Bob Teague, trailblazer in TV, dies at 84
Bob Teague, one of New York's first black television reporters, has died. He was 84.
His former employers WNBC and The New Tork Times reported that Teague died Thursday. His wife, Jan, told the Times that he lost his battle with T-cell lymphoma.
Teague left the Times to join WNBC in 1963. In its April 18 issue that year, Jet magazine noted that with Teague's hiring, all three television networks had pulled even with "negro newswriters." Mal Goode was at ABC and Ben Holman at CBS.
WNBC remembered him Friday as being "smart, competitive and driven."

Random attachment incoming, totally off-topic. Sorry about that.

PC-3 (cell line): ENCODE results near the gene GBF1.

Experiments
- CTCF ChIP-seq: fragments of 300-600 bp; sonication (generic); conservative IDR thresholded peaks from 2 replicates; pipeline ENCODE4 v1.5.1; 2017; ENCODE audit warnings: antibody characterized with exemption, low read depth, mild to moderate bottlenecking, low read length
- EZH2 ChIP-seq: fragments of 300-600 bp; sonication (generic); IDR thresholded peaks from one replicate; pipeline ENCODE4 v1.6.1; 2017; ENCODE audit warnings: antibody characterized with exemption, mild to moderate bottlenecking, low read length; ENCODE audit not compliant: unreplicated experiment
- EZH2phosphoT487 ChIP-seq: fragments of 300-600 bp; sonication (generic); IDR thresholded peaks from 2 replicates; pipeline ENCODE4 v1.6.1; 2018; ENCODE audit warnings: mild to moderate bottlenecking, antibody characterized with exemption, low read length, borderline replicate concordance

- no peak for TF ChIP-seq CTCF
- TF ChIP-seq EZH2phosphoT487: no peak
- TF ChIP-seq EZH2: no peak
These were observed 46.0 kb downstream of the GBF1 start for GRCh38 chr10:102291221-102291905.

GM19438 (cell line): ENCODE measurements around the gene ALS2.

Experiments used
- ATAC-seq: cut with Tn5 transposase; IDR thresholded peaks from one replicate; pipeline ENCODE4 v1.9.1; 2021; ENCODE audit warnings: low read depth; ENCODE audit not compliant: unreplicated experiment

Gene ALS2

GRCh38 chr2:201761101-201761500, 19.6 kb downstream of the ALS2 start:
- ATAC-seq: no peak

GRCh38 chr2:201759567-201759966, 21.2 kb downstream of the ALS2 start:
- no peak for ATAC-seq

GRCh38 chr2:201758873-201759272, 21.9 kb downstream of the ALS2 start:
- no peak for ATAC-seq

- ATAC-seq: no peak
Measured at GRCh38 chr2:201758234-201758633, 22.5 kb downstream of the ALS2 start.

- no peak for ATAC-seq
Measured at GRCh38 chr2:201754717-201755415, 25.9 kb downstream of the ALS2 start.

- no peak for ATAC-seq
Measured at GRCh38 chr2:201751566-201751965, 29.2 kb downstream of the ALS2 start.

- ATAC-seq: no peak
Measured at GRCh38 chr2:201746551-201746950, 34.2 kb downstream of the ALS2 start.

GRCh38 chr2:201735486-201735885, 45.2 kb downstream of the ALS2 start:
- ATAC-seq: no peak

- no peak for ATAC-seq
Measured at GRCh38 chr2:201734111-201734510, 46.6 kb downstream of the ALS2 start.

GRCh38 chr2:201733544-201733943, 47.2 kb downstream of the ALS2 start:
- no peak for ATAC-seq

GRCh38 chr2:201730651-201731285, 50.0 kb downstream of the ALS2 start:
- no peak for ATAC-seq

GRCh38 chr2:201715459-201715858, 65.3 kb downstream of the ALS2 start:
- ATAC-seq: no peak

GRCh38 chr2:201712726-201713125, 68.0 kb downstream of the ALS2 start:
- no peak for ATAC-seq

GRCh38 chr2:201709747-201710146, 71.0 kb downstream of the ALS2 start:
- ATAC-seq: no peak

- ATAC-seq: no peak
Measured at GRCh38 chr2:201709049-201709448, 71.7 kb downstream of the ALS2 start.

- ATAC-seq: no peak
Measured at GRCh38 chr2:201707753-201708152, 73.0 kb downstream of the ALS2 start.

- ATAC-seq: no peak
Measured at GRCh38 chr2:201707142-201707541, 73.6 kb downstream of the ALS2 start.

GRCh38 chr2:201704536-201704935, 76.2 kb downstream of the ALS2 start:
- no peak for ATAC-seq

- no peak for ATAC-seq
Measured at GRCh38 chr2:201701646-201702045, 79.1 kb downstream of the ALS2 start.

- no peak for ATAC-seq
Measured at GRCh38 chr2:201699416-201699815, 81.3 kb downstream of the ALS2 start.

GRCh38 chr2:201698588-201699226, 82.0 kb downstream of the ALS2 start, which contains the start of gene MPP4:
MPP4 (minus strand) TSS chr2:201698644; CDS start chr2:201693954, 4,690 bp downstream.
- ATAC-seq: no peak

The Times said Teague "established a reputation for finding smart, topical stories and delivering them in a sophisticated manner."
Teague was often dispatched to minority neighborhoods to cover mounting racial tensions of the '60s, the Times said. In July 1963, he reported on riots for an hourlong program called "Harlem: Test for the North."
He later became a critic of TV news, calling it too superficial. Teague thought the broadcast world had become "too focused on the appearance of reporters and anchors," the Times said.
Teague was born in Milwaukee and attended the University of Wisconsin, where in 1948, he and Cal Vernon became the first African-Americans to play regularly on the varsity football team. He was a star player but gave up offers to play professional football for a reporting job at The Milwaukee Journal, according to the Times.
Teague was considered a pioneer in the broadcast world and served as a role model for journalists of color.